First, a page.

Tuesday, September 14, 2010

These Reservoirs of Energy and Genius

As William James once wrote, "[m]ost people live in a very restricted circle of their potential being. We all have reservoirs of energy and genius to draw upon of which we do not dream." James is on to something here that those of us who successfully break out of that restricted circle can relate to. Let's face it, most of the time we can never even get close to knowing how we might BEGIN to tap into these reservoirs of potential. Which means we can't even dream about it because it doesn't even show up on our bullshit detectors when trying to self-regulate our ambition.

But then you have this other possibility, right? The one that may differentiate you from the moribund mass (or so you would like to believe). This other possibility is where you actually DO have a sense of your creative potential or even better -- or worse, depending on how you look at it -- your creative potential starts taking on a life of its own and begins dictating to you the new conditions of your daily existence so that you really have no choice but to meta-mediumistically render your image reservoir in perpetual postproduction (what, as a sometimes live A/V performer, I occasionally refer to as my ongoing postproduction sets).

I can hear this dictatorial voice of energetic creative potential speaking to me now:

"You vill now lose yourself in four to eight hours of chemical decomposition a day and ven you avake from your performative stupor there vill be no one there to applaud your amazing, ney, your SUBSTANTIAL fortitude. All you vill see, hear, and feel is this physically exhausted sack of skin drained of its vital force and hope that it vas vorth it."

But it's never worth it, even if, as in my case, you end up releasing some of your more structurally consistent outcomes into the world and the institutionalized jurors and/or corporate media hacks deign it (semi-)successful. How could it be "worth" it? The race to the end of the wire has one guaranteed finish line and that's one line you will eventually cross whether you want to or not. No, it's not ever worth it, but there is a silver lining to this black cloud that hangs over your inevitable demise and do you know what it is? Sustenance. Sustenance, when optimally converted into energy that is then put to use to generate more unconscious creative activity (i.e. deep interior shots), plays havoc with my incorruptible sense of worthlessness. Loser corporate entities often die because of their uncontrollable burn rate, but as an artist-medium creatively losing himself in his ongoing postproduction sets, I'm only as good as my burn rate. If I'm not burning at my optimum rate, then the sense of worthlessness that accompanies all process-oriented works of art can become overwhelming and truly kill whatever potential there may be left to actually dream of.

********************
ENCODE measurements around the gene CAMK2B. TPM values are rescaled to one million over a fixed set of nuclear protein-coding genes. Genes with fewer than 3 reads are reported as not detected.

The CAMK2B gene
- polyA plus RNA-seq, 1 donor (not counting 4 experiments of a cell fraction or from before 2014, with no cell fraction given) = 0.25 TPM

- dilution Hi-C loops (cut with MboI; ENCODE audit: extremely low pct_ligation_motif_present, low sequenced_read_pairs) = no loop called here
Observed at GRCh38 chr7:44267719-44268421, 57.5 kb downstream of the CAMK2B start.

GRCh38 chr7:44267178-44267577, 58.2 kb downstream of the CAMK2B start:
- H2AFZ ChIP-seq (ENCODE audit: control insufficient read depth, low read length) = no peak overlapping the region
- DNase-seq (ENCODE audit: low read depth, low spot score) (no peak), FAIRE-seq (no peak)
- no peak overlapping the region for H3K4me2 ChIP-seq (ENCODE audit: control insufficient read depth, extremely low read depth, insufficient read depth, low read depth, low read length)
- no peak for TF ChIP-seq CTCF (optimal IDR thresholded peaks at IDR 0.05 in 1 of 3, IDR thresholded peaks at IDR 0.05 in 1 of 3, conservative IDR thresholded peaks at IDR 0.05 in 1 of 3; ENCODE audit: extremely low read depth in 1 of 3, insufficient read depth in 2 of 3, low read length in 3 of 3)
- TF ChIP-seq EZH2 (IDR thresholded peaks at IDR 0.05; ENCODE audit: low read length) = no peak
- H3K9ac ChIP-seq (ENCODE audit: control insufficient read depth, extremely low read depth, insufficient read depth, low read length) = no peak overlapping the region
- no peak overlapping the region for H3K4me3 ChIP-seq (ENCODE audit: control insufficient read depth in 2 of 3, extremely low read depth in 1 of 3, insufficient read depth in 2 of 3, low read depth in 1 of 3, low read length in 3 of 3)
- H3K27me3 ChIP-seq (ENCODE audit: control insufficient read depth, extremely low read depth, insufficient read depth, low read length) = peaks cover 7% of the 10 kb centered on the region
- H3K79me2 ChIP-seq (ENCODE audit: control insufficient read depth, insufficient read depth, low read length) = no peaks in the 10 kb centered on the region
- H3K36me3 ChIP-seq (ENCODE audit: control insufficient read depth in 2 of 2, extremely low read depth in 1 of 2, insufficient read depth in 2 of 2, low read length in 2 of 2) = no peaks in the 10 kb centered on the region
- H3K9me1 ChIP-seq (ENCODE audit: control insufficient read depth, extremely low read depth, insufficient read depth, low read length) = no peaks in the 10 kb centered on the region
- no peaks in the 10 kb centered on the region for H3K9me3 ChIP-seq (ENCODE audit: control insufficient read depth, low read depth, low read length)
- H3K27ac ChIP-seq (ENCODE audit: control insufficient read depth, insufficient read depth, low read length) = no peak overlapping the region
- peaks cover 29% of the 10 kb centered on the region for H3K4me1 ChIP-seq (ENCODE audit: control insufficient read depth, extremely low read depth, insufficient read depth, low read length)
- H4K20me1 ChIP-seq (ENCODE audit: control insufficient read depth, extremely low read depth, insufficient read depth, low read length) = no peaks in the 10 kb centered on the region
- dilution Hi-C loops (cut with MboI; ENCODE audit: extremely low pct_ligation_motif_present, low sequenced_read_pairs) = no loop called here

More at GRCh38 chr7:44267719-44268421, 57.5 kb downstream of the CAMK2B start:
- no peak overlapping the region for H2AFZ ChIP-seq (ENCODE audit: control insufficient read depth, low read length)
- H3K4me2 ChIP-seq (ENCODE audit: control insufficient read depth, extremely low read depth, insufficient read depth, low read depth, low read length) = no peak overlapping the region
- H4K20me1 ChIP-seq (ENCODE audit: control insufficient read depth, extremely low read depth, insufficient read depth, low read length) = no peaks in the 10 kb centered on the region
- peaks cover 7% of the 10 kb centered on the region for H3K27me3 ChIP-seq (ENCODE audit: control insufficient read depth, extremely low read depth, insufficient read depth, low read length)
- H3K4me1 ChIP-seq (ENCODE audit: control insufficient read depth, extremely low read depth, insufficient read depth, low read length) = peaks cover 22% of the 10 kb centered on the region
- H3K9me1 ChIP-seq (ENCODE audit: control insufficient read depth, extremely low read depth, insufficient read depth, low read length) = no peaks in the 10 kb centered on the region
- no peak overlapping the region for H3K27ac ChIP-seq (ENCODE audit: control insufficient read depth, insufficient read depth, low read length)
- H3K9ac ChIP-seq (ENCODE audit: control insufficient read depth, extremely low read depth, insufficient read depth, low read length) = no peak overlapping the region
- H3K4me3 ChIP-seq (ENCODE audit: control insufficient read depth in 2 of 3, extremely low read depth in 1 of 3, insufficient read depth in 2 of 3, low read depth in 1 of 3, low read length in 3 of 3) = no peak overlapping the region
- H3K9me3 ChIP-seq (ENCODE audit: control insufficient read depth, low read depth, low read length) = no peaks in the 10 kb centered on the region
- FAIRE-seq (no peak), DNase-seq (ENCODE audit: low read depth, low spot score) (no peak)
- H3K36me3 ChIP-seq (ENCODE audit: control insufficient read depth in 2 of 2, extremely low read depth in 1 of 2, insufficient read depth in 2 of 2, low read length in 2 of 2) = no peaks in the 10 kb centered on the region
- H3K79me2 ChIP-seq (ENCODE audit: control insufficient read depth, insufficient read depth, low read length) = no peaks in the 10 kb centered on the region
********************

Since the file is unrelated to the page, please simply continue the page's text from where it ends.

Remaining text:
To dream the actual while achieving ones optimum burn rate is the only way to move beyond "being" per se and this moving beyond "being" per se is the path that can keep you out of the quicksand impropriety of your so-called genius (this is where I part ways with James - it's not our "genius" that we have difficulty dreaming into existence but our optimum state of aesthetic presence-as-process).

It doesn't take a genius to figure out that burning through these immersive processes is the only way OUT and that the real trick is continually connecting with and feeding off of all that sustains you as you reach optimum burn rate. This is another way of saying the creative act demands that the artist-medium intuitively know how to achieve maximum burn rate without succumbing to ultimate burn out.

Sustenance is another way of saying source material. My source material sustains my remixological practice as an ongoing durational achievement that takes place in asynchronous realtime.

To totally remix something David Foster Wallace, a true genius of heartbreaking proportions, says in a Rolling Stone interview of almost 15 years ago and that only recently got published, what's the best case scenario here? You get lucky enough to achieve a modicum of success early on in your creative years so that you can find out EARLY that this fleeting feeling of having successfully "emerged" as an artist in your contemporary moment doesn't really mean JACK SHIT. Right? Which means you get an unexpected EARLY chance to start figuring out what really DOES mean something in this fucked up space-time cavity you keep decaying in (my words, not his). That is to say that at least you now KNOW this decaying process better than you could have ever dreamed of knowing it and can, if you want, start experimenting with what you want to fill this topographically morphing cavity with.

These "reservoirs of energy and genius" James speaks of are really cleverly disguised cauldrons of source material doubling as sustenance to help get through your next postproduction set.

What is currently bubbling at the surface of my cauldron of swirling source material these days?

Blood music sex rhythms, sustainably grown fruits and vegetables being distributed through the locavore foodie scene in the Pacific Northwest, and various process-oriented experiments in multimedia forms of remixology.


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Anonymous Nelson said...

I nodded in agreement through this entire post. I've always been aware of the optimum burn rate and potential burn-out, so much so that I tend to take frequent trips to the metaphoric desert so that the cistern may fill itself again. Recently I've been into reclaiming building materials mixed with experimental design, total customization of living quarters, canning spicy pickles, creating/raising a brood, and a consistent repurposing and rearranging of all existing media.

1:26 PM  

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